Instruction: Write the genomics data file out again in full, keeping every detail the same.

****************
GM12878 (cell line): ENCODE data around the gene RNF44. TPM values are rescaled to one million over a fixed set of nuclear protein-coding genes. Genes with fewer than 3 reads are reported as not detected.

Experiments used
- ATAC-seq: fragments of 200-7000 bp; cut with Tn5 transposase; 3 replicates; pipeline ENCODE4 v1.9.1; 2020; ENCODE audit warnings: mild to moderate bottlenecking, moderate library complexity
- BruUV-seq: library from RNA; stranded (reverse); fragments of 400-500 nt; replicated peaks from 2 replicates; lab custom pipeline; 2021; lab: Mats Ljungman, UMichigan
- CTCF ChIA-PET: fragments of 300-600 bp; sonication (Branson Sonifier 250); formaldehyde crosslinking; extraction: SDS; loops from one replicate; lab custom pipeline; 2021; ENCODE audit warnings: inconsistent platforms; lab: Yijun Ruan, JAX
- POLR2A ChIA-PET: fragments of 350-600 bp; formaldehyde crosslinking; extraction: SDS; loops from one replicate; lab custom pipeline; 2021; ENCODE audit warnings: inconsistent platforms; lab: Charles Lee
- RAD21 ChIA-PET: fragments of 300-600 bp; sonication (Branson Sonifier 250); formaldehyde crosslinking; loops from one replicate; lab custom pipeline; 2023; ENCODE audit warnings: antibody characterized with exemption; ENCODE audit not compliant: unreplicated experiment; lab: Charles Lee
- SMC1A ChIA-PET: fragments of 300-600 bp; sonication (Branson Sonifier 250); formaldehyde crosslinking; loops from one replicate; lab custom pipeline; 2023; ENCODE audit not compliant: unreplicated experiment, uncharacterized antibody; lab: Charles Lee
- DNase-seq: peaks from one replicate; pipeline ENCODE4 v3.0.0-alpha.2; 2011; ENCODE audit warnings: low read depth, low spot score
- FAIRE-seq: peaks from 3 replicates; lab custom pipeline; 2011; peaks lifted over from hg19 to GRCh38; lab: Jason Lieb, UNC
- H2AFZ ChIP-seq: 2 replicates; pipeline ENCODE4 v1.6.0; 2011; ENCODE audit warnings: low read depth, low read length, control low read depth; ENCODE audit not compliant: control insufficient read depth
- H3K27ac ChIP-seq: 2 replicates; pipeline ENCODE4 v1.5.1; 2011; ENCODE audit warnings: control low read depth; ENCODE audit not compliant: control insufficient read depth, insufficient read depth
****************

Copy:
GM12878 (cell line): ENCODE data around the gene RNF44. TPM values are rescaled to one million over a fixed set of nuclear protein-coding genes. Genes with fewer than 3 reads are reported as not detected.

Experiments used
- ATAC-seq: fragments of 200-7000 bp; cut with Tn5 transposase; 3 replicates; pipeline ENCODE4 v1.9.1; 2020; ENCODE audit warnings: mild to moderate bottlenecking, moderate library complexity
- BruUV-seq: library from RNA; stranded (reverse); fragments of 400-500 nt; replicated peaks from 2 replicates; lab custom pipeline; 2021; lab: Mats Ljungman, UMichigan
- CTCF ChIA-PET: fragments of 300-600 bp; sonication (Branson Sonifier 250); formaldehyde crosslinking; extraction: SDS; loops from one replicate; lab custom pipeline; 2021; ENCODE audit warnings: inconsistent platforms; lab: Yijun Ruan, JAX
- POLR2A ChIA-PET: fragments of 350-600 bp; formaldehyde crosslinking; extraction: SDS; loops from one replicate; lab custom pipeline; 2021; ENCODE audit warnings: inconsistent platforms; lab: Charles Lee
- RAD21 ChIA-PET: fragments of 300-600 bp; sonication (Branson Sonifier 250); formaldehyde crosslinking; loops from one replicate; lab custom pipeline; 2023; ENCODE audit warnings: antibody characterized with exemption; ENCODE audit not compliant: unreplicated experiment; lab: Charles Lee
- SMC1A ChIA-PET: fragments of 300-600 bp; sonication (Branson Sonifier 250); formaldehyde crosslinking; loops from one replicate; lab custom pipeline; 2023; ENCODE audit not compliant: unreplicated experiment, uncharacterized antibody; lab: Charles Lee
- DNase-seq: peaks from one replicate; pipeline ENCODE4 v3.0.0-alpha.2; 2011; ENCODE audit warnings: low read depth, low spot score
- FAIRE-seq: peaks from 3 replicates; lab custom pipeline; 2011; peaks lifted over from hg19 to GRCh38; lab: Jason Lieb, UNC
- H2AFZ ChIP-seq: 2 replicates; pipeline ENCODE4 v1.6.0; 2011; ENCODE audit warnings: low read depth, low read length, control low read depth; ENCODE audit not compliant: control insufficient read depth
- H3K27ac ChIP-seq: 2 replicates; pipeline ENCODE4 v1.5.1; 2011; ENCODE audit warnings: control low read depth; ENCODE audit not compliant: control insufficient read depth, insufficient read depth